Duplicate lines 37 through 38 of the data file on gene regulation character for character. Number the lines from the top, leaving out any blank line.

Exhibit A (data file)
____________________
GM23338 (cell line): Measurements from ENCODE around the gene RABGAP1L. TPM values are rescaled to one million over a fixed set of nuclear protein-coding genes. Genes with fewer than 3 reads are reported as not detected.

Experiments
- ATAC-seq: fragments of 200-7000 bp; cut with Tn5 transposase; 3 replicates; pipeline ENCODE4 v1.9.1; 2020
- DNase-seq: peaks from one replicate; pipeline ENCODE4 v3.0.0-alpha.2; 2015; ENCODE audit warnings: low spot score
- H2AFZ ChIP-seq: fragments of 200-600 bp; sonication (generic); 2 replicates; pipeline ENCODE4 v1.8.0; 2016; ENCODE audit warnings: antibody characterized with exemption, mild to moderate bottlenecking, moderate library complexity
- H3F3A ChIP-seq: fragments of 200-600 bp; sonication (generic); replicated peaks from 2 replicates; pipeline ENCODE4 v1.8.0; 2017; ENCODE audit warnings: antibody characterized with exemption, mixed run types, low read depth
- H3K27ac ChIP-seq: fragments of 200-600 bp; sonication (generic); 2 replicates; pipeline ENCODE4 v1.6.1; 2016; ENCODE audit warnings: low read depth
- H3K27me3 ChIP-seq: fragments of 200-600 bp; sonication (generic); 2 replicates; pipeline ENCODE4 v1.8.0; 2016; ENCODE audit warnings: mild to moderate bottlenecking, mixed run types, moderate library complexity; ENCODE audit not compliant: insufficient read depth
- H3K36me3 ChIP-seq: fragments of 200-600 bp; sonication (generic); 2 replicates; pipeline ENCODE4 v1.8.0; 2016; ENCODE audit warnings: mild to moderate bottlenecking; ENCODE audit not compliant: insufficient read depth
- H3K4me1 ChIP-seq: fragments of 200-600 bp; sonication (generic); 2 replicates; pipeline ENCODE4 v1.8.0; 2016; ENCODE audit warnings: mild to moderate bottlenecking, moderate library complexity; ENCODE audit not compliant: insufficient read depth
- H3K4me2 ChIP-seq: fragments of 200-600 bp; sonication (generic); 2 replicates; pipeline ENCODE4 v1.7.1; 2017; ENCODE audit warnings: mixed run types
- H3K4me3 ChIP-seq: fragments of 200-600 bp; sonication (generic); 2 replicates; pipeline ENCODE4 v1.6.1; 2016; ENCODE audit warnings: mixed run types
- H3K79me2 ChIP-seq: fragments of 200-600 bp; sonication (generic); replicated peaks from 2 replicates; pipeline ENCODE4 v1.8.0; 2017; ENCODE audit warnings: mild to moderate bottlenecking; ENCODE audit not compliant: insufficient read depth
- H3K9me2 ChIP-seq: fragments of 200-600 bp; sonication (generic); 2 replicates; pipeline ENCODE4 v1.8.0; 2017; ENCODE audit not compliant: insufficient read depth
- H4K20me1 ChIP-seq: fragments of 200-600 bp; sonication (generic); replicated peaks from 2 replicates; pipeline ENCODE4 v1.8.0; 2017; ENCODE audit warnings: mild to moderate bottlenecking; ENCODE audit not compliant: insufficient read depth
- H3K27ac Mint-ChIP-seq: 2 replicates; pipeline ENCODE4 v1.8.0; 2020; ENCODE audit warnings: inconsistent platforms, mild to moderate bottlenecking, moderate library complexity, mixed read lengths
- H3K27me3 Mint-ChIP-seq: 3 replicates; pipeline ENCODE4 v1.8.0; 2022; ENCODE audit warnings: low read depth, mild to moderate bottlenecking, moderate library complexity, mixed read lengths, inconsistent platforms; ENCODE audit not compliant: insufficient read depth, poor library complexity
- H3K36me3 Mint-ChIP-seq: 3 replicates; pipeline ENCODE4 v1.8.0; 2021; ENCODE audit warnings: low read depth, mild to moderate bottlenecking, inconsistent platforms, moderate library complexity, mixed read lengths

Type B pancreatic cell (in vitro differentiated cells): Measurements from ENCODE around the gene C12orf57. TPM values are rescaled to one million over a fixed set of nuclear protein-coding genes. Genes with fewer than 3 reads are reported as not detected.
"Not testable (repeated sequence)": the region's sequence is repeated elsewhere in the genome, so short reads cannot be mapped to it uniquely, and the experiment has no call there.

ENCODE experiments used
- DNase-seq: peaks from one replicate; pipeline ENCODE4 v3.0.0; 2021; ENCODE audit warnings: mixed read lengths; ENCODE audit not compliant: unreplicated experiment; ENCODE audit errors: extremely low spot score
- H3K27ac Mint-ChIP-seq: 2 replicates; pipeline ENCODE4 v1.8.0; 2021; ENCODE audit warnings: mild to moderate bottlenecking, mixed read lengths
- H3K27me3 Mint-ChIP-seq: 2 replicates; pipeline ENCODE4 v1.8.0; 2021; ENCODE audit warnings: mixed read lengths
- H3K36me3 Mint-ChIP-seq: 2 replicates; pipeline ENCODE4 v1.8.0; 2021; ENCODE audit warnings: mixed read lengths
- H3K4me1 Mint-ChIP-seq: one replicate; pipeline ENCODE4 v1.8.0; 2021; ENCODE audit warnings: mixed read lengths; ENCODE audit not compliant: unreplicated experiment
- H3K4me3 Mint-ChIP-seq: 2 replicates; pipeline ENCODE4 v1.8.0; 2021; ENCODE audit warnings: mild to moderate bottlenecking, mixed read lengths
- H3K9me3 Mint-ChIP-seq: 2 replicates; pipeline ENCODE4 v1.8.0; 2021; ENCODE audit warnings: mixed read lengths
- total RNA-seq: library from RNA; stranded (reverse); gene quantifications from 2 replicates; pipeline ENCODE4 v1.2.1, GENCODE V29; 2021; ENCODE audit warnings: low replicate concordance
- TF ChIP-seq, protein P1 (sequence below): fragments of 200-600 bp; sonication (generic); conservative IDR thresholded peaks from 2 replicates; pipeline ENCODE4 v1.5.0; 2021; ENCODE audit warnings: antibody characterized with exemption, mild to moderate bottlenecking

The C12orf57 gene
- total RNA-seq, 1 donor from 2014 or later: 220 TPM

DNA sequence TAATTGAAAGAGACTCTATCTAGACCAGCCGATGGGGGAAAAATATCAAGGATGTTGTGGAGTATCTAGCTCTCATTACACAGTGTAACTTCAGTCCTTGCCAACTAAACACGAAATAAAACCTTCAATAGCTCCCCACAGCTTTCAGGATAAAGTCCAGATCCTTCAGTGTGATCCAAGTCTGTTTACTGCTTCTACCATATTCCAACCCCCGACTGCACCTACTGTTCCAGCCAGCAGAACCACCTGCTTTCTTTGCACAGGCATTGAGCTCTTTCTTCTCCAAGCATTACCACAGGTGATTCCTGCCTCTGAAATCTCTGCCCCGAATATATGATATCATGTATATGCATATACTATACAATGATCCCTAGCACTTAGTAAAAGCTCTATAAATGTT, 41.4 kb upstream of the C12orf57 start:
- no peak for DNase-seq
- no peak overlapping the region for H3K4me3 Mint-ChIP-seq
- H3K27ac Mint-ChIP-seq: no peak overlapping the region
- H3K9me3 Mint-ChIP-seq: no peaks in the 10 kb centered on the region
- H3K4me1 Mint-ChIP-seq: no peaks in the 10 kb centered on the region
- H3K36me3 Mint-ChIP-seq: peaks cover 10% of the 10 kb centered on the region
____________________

- H3K9me3 Mint-ChIP-seq: no peaks in the 10 kb centered on the region
- H3K4me1 Mint-ChIP-seq: no peaks in the 10 kb centered on the region